SEATTLE • Huawei Device and Huawei Device USA have pleaded not guilty to United States fraud, trade secrets conspiracy and other charges, and a trial date has been set for March next year, the Justice Department said.
The units of China's Huawei Technologies were arraigned in a District Court in Seattle on Thursday, and Chief US District Judge Ricardo Martinez set trial for March 2 next year.
The two companies were charged in an indictment unsealed earlier this year that they conspired to steal T-Mobile trade secrets between 2012 and 2014.
The charges have added to pressure from the US government on Huawei Technologies, the world's biggest maker of telecommunications equipment.
Washington is trying to prevent American companies from buying Huawei routers and switches and is pressing allies to do the same.
T-Mobile had accused Huawei of stealing the technology called Tappy, which mimicked human fingers and was used to test smartphones.
Huawei has said the two companies settled their disputes in 2017.
Separately, federal prosecutors in Brooklyn have charged Huawei and its affiliates with bank and wire fraud on allegations that they violated sanctions against Iran.
An arraignment date is yet to be set in that case, which has added to Washington's tensions with Beijing.
A senior US cyber official said on Tuesday that European governments were listening to the US message that Huawei exposes telecommunications networks to security risks.
No evidence of the securities risks have been presented publicly, even as scrutiny on Huawei has intensified and the company has denied Beijing could use its technology for spying.
The increasing scrutiny prompted Huawei to run a full-page advertisement in major US newspapers on Thursday urging readers not to believe "everything you hear" about the Chinese tech firm.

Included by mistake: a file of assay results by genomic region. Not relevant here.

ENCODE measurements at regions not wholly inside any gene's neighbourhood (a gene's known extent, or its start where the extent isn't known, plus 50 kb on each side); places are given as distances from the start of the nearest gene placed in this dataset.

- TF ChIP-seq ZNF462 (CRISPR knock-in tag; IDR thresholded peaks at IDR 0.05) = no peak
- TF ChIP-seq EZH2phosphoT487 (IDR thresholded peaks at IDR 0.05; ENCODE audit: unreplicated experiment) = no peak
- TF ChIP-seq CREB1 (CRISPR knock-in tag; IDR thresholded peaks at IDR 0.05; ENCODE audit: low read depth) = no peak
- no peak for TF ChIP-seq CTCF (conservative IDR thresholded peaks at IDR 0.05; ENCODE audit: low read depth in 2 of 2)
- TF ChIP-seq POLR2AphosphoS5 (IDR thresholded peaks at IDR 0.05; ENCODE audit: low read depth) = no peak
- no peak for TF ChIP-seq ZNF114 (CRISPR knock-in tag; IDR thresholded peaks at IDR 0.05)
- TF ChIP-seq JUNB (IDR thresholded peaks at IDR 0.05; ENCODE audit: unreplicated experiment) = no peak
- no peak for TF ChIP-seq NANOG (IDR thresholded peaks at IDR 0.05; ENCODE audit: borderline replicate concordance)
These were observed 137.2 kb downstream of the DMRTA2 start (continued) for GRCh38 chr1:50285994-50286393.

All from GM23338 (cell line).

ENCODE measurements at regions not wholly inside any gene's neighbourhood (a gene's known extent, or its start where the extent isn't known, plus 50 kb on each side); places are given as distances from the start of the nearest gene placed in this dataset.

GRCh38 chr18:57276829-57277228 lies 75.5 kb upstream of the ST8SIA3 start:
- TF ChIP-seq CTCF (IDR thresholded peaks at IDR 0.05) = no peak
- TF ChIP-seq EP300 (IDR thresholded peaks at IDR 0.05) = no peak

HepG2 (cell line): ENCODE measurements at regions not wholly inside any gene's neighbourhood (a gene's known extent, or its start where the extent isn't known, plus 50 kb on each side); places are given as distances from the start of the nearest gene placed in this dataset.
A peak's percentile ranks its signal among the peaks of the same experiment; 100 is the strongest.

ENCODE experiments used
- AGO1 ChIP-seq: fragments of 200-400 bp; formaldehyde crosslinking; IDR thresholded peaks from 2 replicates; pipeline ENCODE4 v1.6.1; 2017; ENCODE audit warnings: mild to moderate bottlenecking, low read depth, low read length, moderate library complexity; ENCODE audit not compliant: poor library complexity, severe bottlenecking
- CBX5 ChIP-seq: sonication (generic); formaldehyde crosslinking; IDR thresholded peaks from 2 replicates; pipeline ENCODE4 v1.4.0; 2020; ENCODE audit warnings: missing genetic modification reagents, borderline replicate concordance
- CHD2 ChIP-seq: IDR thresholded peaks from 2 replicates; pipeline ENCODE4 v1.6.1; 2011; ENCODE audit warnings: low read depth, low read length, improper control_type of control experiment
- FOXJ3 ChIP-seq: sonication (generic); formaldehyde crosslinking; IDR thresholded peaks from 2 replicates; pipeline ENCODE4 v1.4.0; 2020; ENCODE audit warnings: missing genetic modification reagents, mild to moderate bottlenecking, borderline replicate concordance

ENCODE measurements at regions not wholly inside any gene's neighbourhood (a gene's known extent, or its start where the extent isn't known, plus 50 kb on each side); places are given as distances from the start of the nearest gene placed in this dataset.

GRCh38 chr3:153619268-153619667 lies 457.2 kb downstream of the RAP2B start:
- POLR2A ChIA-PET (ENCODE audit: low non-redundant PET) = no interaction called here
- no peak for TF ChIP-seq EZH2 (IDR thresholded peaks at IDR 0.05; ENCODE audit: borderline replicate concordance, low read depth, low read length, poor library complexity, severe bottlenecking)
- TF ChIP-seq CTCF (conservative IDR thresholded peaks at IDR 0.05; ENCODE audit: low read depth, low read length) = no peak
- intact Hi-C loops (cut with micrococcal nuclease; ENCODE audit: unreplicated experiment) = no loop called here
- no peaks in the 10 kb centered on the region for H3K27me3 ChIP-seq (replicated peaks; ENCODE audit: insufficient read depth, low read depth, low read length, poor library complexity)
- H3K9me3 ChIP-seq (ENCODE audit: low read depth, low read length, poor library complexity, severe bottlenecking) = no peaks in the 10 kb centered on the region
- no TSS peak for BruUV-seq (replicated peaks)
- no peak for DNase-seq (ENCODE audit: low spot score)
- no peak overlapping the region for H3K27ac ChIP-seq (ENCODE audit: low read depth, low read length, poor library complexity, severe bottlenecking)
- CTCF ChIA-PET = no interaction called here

Huawei touted its relief efforts in disaster-torn countries such as Chile and Indonesia, and also its work to connect the underserved around the world.
"Our doors are always open. We would like the US public to get to know us better," the advertisement states, noting that the US government has "developed some misunderstandings about us".
The advertisement ran in The Washington Post, The New York Times, The Wall Street Journal, Politico, USA Today and the Los Angeles Times, said Huawei spokesman Chase Skinner.
"I think it's more being transparent. It's time to take control of our narrative," said Mr Skinner, who noted that Huawei buys US$11 billion (S$15 billion) in US goods every year."
The move is part of an unprecedented public relations blitz, launched last month with a 25-minute interview aired on state-controlled China Central Television (CCTV) with Huawei chief executive Ren Zhengfei. In the CCTV segment, Mr Ren shrugs off the global push against his company.
The company later also did interviews with Britain's BBC and American broadcaster CBS.